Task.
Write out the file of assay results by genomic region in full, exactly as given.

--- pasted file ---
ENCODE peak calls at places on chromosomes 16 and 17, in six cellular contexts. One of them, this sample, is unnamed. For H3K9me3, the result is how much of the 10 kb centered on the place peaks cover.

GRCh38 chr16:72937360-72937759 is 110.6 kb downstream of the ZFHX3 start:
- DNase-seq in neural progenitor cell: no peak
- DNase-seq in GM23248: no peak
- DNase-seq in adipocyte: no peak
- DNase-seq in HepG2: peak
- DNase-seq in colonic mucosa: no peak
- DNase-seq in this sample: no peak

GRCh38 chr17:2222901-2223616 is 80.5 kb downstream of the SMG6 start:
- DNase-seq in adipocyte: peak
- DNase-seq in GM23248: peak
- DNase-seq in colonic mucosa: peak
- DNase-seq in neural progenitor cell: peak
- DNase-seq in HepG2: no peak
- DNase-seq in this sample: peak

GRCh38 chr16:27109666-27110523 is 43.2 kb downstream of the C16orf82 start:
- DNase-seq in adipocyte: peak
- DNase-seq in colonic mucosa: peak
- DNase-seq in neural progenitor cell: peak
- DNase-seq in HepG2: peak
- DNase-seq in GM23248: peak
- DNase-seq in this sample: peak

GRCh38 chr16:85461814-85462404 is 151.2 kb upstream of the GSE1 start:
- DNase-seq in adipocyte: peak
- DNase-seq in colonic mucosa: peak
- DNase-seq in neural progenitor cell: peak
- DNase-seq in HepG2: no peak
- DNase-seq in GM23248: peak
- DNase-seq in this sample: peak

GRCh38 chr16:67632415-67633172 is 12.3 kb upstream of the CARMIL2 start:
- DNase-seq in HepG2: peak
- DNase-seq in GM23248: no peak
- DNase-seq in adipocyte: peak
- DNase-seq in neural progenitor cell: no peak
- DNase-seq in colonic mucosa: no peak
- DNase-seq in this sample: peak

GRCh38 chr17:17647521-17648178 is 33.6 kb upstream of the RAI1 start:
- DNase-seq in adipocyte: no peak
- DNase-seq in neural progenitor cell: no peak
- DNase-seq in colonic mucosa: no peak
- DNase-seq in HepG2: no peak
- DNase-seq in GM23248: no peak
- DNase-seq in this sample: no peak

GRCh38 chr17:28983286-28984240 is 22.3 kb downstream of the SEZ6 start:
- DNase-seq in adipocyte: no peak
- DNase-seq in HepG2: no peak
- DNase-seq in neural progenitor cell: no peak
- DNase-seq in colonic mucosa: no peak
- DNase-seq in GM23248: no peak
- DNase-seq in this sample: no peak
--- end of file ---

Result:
ENCODE peak calls at places on chromosomes 16 and 17, in six cellular contexts. One of them, this sample, is unnamed. For H3K9me3, the result is how much of the 10 kb centered on the place peaks cover.

GRCh38 chr16:72937360-72937759 is 110.6 kb downstream of the ZFHX3 start:
- DNase-seq in neural progenitor cell: no peak
- DNase-seq in GM23248: no peak
- DNase-seq in adipocyte: no peak
- DNase-seq in HepG2: peak
- DNase-seq in colonic mucosa: no peak
- DNase-seq in this sample: no peak

GRCh38 chr17:2222901-2223616 is 80.5 kb downstream of the SMG6 start:
- DNase-seq in adipocyte: peak
- DNase-seq in GM23248: peak
- DNase-seq in colonic mucosa: peak
- DNase-seq in neural progenitor cell: peak
- DNase-seq in HepG2: no peak
- DNase-seq in this sample: peak

GRCh38 chr16:27109666-27110523 is 43.2 kb downstream of the C16orf82 start:
- DNase-seq in adipocyte: peak
- DNase-seq in colonic mucosa: peak
- DNase-seq in neural progenitor cell: peak
- DNase-seq in HepG2: peak
- DNase-seq in GM23248: peak
- DNase-seq in this sample: peak

GRCh38 chr16:85461814-85462404 is 151.2 kb upstream of the GSE1 start:
- DNase-seq in adipocyte: peak
- DNase-seq in colonic mucosa: peak
- DNase-seq in neural progenitor cell: peak
- DNase-seq in HepG2: no peak
- DNase-seq in GM23248: peak
- DNase-seq in this sample: peak

GRCh38 chr16:67632415-67633172 is 12.3 kb upstream of the CARMIL2 start:
- DNase-seq in HepG2: peak
- DNase-seq in GM23248: no peak
- DNase-seq in adipocyte: peak
- DNase-seq in neural progenitor cell: no peak
- DNase-seq in colonic mucosa: no peak
- DNase-seq in this sample: peak

GRCh38 chr17:17647521-17648178 is 33.6 kb upstream of the RAI1 start:
- DNase-seq in adipocyte: no peak
- DNase-seq in neural progenitor cell: no peak
- DNase-seq in colonic mucosa: no peak
- DNase-seq in HepG2: no peak
- DNase-seq in GM23248: no peak
- DNase-seq in this sample: no peak

GRCh38 chr17:28983286-28984240 is 22.3 kb downstream of the SEZ6 start:
- DNase-seq in adipocyte: no peak
- DNase-seq in HepG2: no peak
- DNase-seq in neural progenitor cell: no peak
- DNase-seq in colonic mucosa: no peak
- DNase-seq in GM23248: no peak
- DNase-seq in this sample: no peak